But while she is teaching, she is also learning, and some of the best lessons come in private meetings she has with corporate leaders.

“I get to see what they're really all about,” Harbrecht says. “I've just been inspired by the strength of character that many of my CEO clients have shown, their courage in the face of adversity; with some, their tenacity, their ability to adapt their businesses as circumstances have changed; their ability to anticipate where the future is going and to prepare for that. That has been a tremendous source of learning for me in working with and coaching and being coached, really, by my clients.”

One of the best lessons she learned early on, Harbrecht says, came when her father told her, “Don't try to be me. Be yourself.” She recalls it was “very liberating for him to give me permission to figure out my own way and my own style and my own voice and my own way of showing up.”

She also maintains a strong advisory group for her company, bringing in talents to complement the firm's strategic direction. Her advisors have been “encouraging and supportive. They've pushed me, they've asked tough questions. An advisory board is just a wonderful way to tap into the wisdom of others” Harbrecht says. “Those advisory board members who will pick up the phone and call you when they have an idea are just invaluable. People who are willing to spend the time to get to know your business and to think about you and your business outside of the meeting times.”

Small For-Profit Finalists

Jess Kittrell, Co-founder and Co-owner, 101 Beer Kitchen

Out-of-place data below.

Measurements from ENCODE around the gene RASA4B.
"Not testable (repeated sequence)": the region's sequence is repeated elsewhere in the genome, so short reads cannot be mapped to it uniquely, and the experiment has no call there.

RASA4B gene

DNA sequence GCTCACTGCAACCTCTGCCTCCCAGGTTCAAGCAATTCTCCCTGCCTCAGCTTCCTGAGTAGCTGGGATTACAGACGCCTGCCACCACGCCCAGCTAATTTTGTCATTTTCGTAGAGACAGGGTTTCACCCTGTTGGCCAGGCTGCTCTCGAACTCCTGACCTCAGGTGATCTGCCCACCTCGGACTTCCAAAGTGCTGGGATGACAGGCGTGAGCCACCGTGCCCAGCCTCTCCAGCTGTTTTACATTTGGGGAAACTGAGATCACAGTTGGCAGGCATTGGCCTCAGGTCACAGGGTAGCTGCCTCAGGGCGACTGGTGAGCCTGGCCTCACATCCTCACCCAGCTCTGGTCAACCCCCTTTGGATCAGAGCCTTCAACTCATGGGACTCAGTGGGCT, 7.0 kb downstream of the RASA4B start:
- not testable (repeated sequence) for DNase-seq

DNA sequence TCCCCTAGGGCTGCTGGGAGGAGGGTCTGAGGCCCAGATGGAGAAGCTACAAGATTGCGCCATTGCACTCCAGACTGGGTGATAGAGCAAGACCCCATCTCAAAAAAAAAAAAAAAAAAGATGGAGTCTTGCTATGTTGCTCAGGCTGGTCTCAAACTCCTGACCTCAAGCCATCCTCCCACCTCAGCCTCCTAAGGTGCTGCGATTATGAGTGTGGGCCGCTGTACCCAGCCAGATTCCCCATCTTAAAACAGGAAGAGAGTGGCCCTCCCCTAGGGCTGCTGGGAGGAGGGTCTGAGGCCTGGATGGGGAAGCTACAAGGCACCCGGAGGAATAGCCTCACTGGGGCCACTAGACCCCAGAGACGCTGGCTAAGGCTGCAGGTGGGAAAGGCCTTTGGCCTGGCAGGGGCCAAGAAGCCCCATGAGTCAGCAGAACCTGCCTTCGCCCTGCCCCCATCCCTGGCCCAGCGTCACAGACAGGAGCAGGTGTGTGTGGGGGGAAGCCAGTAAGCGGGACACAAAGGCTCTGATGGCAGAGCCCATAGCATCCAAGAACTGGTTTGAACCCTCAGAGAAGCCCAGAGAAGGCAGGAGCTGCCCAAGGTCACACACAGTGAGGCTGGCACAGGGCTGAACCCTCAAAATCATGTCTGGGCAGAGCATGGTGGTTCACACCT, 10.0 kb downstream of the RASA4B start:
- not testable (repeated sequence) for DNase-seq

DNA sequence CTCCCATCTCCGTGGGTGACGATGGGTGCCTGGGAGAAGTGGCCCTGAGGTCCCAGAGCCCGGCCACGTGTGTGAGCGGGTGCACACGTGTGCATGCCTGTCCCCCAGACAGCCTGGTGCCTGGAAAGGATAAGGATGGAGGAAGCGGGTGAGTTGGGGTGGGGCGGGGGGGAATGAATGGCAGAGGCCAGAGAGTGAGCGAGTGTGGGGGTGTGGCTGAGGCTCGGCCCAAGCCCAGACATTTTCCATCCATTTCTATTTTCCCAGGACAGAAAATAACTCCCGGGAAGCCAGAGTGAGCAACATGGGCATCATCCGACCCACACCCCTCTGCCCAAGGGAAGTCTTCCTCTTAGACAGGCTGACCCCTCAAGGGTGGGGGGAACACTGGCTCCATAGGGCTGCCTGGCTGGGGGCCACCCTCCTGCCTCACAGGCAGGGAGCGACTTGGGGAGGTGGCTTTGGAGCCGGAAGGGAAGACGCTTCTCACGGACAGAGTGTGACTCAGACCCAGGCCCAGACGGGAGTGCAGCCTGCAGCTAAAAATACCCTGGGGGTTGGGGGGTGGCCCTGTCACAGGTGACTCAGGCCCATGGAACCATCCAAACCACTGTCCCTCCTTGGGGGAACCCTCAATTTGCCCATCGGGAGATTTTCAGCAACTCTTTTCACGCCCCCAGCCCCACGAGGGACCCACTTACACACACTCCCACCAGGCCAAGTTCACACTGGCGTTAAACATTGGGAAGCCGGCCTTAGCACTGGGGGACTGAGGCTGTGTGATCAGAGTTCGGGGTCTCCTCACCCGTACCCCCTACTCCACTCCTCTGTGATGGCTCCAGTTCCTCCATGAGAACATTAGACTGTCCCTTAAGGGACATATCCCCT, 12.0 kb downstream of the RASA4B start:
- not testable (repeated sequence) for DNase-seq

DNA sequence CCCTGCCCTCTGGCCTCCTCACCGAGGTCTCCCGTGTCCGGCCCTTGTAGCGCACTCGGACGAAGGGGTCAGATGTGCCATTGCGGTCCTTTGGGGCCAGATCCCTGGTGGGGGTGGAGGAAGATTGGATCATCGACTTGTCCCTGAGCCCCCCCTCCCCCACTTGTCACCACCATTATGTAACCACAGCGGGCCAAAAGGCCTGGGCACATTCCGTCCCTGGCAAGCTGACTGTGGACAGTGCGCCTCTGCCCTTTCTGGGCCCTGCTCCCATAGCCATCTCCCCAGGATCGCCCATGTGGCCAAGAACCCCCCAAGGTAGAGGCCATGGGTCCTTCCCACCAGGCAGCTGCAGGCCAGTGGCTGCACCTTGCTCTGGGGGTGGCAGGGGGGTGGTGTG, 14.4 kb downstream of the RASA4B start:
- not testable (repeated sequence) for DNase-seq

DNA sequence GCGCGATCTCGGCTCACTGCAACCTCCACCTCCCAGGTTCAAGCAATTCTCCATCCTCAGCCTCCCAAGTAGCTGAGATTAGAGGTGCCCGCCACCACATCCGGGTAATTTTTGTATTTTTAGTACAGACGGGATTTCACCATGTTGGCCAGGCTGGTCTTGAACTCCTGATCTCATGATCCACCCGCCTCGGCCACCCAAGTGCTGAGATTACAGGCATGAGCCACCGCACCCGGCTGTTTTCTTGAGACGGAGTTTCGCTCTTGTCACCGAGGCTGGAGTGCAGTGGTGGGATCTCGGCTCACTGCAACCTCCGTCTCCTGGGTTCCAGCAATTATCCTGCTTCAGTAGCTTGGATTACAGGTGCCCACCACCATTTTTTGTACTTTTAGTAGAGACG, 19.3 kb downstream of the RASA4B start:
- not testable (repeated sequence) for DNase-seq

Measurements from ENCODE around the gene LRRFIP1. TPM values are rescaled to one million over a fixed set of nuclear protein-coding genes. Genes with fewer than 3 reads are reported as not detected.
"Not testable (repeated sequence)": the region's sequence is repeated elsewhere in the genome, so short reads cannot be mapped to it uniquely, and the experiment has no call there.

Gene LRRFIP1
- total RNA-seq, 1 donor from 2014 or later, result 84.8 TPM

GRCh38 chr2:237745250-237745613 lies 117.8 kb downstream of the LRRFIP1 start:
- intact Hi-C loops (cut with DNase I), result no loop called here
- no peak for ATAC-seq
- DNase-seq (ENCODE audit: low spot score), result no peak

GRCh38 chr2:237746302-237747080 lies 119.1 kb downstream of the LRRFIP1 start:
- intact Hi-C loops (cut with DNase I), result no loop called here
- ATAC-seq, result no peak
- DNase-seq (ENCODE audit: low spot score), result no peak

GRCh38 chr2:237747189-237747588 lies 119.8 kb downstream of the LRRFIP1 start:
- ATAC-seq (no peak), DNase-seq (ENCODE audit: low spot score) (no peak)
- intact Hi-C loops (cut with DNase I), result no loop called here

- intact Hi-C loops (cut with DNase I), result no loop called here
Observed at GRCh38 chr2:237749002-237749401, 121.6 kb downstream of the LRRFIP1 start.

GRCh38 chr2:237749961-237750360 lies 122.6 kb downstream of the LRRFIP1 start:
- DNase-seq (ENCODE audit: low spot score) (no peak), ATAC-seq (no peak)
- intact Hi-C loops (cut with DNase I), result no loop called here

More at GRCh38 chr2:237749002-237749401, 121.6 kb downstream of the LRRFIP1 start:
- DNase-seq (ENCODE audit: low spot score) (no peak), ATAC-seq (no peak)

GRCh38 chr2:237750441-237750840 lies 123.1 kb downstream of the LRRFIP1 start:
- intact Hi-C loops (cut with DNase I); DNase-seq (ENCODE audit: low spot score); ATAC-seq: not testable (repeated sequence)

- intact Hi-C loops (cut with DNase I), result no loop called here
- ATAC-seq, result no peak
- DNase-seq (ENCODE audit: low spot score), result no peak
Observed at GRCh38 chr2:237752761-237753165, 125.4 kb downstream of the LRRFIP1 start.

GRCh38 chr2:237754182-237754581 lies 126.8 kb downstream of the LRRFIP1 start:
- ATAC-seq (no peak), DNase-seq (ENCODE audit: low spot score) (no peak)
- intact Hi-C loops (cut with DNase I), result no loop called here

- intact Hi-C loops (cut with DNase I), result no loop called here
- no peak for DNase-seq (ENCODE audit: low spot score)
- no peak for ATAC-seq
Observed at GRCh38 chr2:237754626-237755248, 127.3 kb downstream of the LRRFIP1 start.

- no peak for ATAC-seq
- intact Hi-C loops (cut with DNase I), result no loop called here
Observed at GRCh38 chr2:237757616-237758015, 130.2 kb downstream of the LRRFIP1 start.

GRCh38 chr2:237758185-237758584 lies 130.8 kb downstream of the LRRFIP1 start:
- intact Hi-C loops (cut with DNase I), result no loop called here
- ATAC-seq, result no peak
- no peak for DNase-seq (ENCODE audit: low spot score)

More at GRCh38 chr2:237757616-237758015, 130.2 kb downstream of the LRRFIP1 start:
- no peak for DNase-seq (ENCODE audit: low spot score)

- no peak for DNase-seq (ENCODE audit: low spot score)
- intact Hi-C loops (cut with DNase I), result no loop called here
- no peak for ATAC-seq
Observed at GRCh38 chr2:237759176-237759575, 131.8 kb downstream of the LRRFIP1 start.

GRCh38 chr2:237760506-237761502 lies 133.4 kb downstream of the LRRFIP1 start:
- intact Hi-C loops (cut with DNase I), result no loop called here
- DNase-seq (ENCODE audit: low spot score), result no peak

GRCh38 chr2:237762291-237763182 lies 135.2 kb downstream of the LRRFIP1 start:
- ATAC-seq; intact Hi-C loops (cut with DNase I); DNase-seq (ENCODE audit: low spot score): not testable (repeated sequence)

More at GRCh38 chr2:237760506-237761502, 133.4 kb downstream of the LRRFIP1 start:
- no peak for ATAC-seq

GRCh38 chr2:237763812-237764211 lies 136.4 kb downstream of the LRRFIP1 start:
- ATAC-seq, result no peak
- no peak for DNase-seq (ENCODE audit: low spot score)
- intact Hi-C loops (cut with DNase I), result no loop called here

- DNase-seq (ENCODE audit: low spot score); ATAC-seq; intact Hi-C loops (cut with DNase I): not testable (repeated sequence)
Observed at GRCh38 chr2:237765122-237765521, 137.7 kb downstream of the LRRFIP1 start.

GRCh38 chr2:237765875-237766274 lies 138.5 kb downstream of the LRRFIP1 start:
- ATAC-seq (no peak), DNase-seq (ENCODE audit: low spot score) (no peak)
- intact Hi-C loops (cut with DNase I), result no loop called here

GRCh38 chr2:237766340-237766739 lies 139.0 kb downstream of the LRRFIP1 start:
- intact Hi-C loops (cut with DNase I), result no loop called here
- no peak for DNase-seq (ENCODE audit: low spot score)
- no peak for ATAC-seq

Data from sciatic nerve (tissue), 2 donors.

Jess Kittrell came to Columbus from Toledo to study business and finance at Ohio State University, but she ended up also finding her spouse and business partner for what promises to be a growing restaurant chain.

Co-founder and co-owner of 101 Beer Kitchen, Kittrell came to OSU with a work ethic that started when she was 13 and enabled her to pay for her education by working full-time jobs while taking full course loads.

Kittrell developed an affinity for the restaurant business while working her way through school, but first she put her finance education to use as a bank underwriter and then overseeing capital budgets for retailer Abercrombie & Fitch.

With complementary skills and shared passion for food, beverage and hospitality, Kittrell and her husband, Thad, opened their first 101 Beer Kitchen in Dublin in 2012. They have since added locations in Gahanna and Westerville, with goals of someday opening more of the same and different concepts.

Kittrell oversees office and non-operational components of the restaurants with two full time and two part time employees.